Letter writers take aim at short-term rentals, endorse Gundersen, bash 32-hour work week

VRBO and other four-letter words

This year we will vote for the next mayor of Olympia. The two candidates that are running have responded to polling data indicating that Olympia residents are upset about the cost to rent or buy a new home.

Dontae Payne thinks that everything is fine as it is, and City Hall only needs to boast more loudly about the expensive new apartments downtown that nobody can afford as proof of its effort to increase housing stock.

David Ross thinks the problem isn’t the cost of rent, but the people who cannot afford the rent. His solution would be to let landlords raise the rent to astronomical highs and then arrest anyone who becomes homeless due to an inability to pay.

Neither candidate is mentioning the elephant in the room: short-term rental apps like VRBO and Airbnb.

Landlords like these apps because VRBO guests do not enjoy tenant legal protections, and they can rent it out for a months and leave it vacant the rest of the year while making the same money.

You can build all the new housing you want — if it is all taken off the long-term leasing market and you can charge hotel prices for a dumpy apartment, that only increases the market housing rate no matter how many you build.

We could end Oly’s housing crisis tomorrow if we do the one thing nobody in this mayoral election is talking about: Ban Airbnb, VRBO, and other short-term rentals.

David Bart, Olympia

Rose Gundersen serves with dedication, non-partisanship

I want to share why I endorsed Rose Chiu Gundersen and the reasons she deserves your vote for Port of Olympia Commission District 4.

Before joining the Lacey City Council, I volunteered for the Thurston County Coalition Against Trafficking, a community non-profit she created. Rose demonstrated excellent servant-hearted leadership. She is very personable and has incredible organizational skills. We raised money to support human trafficking prevention and trafficking education in Thurston County.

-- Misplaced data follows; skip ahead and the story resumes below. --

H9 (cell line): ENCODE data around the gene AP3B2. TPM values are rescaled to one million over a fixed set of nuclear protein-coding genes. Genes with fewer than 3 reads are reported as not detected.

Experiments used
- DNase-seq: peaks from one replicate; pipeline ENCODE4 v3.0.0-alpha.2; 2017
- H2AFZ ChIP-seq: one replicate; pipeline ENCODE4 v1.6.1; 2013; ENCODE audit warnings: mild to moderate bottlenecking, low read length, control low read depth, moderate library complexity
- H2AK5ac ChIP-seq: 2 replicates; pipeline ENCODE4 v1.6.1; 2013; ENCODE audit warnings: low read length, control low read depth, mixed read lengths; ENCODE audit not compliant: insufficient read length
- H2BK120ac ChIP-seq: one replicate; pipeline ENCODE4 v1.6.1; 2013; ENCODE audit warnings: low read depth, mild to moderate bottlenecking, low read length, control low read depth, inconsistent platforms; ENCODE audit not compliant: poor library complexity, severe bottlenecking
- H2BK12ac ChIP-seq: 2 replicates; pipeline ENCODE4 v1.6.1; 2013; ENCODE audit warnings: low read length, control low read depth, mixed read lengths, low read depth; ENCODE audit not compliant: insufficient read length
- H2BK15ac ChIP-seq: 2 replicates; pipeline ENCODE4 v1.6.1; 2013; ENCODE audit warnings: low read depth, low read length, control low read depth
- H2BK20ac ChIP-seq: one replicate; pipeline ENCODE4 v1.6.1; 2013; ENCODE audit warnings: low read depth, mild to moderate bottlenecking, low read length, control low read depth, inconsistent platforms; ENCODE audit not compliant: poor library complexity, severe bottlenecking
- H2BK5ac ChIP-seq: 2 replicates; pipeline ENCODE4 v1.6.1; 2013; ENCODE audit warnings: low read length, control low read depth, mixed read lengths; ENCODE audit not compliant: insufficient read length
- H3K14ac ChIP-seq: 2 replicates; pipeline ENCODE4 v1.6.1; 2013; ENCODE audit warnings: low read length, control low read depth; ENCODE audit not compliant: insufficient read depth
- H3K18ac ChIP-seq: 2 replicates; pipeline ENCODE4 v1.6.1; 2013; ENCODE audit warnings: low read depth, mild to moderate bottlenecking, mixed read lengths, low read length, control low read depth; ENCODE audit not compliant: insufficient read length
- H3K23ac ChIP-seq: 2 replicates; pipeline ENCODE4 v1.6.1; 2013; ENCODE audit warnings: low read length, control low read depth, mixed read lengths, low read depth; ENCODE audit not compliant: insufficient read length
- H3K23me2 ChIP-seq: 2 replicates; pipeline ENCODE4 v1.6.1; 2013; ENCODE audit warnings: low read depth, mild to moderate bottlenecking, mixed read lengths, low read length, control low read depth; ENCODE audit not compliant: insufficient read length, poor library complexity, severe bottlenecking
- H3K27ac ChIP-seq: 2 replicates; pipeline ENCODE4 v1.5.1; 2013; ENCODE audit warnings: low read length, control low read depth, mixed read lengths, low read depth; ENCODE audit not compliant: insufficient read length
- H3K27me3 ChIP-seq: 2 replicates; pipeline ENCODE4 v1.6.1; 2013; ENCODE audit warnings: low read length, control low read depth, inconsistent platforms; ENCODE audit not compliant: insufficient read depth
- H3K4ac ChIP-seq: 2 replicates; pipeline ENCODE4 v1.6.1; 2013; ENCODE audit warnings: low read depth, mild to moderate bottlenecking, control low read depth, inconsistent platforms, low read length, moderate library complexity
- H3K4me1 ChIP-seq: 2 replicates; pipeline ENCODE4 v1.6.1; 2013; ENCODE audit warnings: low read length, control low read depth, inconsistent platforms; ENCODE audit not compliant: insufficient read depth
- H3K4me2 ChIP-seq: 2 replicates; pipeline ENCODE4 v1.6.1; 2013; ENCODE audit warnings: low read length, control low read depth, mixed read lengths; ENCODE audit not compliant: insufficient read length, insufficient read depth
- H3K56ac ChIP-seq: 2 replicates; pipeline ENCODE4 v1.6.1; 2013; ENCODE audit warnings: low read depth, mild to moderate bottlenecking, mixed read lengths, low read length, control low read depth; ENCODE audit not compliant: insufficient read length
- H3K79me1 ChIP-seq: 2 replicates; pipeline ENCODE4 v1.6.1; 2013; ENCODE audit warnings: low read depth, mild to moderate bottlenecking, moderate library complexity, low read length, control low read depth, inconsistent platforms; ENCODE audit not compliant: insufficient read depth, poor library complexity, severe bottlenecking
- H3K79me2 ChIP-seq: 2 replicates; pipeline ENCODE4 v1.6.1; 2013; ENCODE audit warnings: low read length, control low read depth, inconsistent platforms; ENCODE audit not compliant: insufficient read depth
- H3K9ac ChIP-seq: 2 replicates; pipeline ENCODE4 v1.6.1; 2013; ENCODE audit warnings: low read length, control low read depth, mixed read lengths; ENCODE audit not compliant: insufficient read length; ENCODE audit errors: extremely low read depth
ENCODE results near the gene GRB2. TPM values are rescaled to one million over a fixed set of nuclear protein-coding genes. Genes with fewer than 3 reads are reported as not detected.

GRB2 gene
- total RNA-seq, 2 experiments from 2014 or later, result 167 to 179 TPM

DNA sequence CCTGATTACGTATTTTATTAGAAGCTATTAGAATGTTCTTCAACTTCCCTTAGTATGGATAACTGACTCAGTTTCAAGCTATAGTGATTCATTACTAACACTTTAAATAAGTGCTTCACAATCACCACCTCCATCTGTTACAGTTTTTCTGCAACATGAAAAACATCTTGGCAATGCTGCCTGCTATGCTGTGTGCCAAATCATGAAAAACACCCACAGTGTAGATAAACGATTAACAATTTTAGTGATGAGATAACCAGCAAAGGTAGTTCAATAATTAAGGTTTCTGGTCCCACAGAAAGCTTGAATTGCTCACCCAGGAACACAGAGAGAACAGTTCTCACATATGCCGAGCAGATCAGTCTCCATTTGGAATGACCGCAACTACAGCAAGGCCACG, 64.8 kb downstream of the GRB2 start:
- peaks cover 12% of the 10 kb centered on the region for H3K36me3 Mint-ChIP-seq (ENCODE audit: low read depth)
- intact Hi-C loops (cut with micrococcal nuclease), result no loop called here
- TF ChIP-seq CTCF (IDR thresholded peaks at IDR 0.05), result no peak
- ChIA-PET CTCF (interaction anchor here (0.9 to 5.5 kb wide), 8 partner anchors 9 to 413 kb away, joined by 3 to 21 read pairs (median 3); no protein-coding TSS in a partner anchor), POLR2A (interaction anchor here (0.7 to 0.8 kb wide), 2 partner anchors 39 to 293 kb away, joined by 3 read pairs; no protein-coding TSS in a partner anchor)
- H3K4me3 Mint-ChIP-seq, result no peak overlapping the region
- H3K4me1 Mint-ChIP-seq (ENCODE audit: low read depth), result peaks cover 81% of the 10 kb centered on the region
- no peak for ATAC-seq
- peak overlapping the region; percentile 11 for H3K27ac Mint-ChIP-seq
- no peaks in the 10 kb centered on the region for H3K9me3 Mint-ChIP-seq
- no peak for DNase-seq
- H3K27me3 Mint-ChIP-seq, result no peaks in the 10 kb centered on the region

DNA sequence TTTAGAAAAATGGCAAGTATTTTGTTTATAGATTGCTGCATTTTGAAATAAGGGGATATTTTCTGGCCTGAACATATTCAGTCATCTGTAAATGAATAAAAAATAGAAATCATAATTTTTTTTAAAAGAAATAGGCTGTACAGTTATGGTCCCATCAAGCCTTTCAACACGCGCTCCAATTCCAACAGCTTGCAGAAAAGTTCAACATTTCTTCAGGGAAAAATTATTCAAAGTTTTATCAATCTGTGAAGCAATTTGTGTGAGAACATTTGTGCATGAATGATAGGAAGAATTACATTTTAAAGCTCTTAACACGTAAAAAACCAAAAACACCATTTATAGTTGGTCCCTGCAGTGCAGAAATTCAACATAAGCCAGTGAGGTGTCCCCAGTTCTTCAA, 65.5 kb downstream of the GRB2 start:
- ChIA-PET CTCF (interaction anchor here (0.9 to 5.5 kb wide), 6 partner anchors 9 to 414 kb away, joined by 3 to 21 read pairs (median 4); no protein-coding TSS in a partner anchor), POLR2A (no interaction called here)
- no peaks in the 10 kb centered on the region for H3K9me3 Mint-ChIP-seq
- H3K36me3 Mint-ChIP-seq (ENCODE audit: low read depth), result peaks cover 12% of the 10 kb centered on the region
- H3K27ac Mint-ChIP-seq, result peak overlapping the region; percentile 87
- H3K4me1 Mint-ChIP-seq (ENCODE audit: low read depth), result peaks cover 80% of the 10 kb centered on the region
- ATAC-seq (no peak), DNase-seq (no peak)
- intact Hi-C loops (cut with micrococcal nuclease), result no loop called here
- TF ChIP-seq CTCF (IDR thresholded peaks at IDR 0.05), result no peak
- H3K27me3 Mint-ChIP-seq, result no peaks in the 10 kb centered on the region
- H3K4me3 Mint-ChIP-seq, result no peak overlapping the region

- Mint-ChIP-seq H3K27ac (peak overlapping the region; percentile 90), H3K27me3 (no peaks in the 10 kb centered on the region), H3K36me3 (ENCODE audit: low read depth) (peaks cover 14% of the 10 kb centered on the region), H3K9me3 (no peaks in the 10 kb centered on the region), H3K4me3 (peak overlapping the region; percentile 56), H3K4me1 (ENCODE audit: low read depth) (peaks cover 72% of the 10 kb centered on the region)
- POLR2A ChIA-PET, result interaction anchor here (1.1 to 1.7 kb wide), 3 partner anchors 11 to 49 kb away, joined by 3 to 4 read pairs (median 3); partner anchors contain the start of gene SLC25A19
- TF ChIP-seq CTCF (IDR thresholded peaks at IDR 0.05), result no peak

Besides being responsible for TCCAT, Gundersen has a full-time job and served on the board of Washington Trafficking Prevention, another nonprofit she co-founded to help youth and youth-serving professionals become allies to prevent human trafficking through education and training in our school system. The funding to make these things happen were raised through TCCAT.

Rose has a heart for Thurston County. Her record and accomplishments as a community advocate extend beyond her diverse life and professional experience. Rose has been voluntarily helping Thurston County for well over a decade, keeping our children safe, advocating for business owners, union employees and individuals who may have been injured on the job through her work at L&I.

Rose Chiu Gundersen is the best choice for the Port of Olympia Commission in District 4.

Malcolm Miller, Deputy Mayor, City of Lacey

The death of a work ethic

The 32-hour work week is an embarrassing, sad reflection on San Juan County. Hardworking Island taxpayers are funding full-time pay and benefits for part-time work? Claims that this doesn’t come with changes in county services while next saying offices may have to adjust hours or close one day are contradictory. That is a loss of service — to say otherwise is dishonest.

Imagine what the industrious private business owners/staff think about the argument that a 40-hour week does not allow for “good work-life balance” as they work 50, 60-plus hours a week for the success of their enterprise. Raised to understand that money comes from work and recognizing the dignity of working hard, they know that the balance of industry and personal life is up to each individual to manage themselves. What a proclamation of entitlement that our government workers need to spend time with family, volunteer, travel and go to appointments while expecting private workers to fully fund their now-part-time profession.

Our county workers are professional and dedicated. Having pride in their work, many will have to go above and beyond the 32 hours to complete their workload and what an insult to hardworking youth as well. Set the bar low and guess what you will get? What happens a few years from now when 32 hours is just too hard?

Lauren Cohen, Friday Harbor

This small county in WA state just announced a 32-hour work week. Here’s what will happen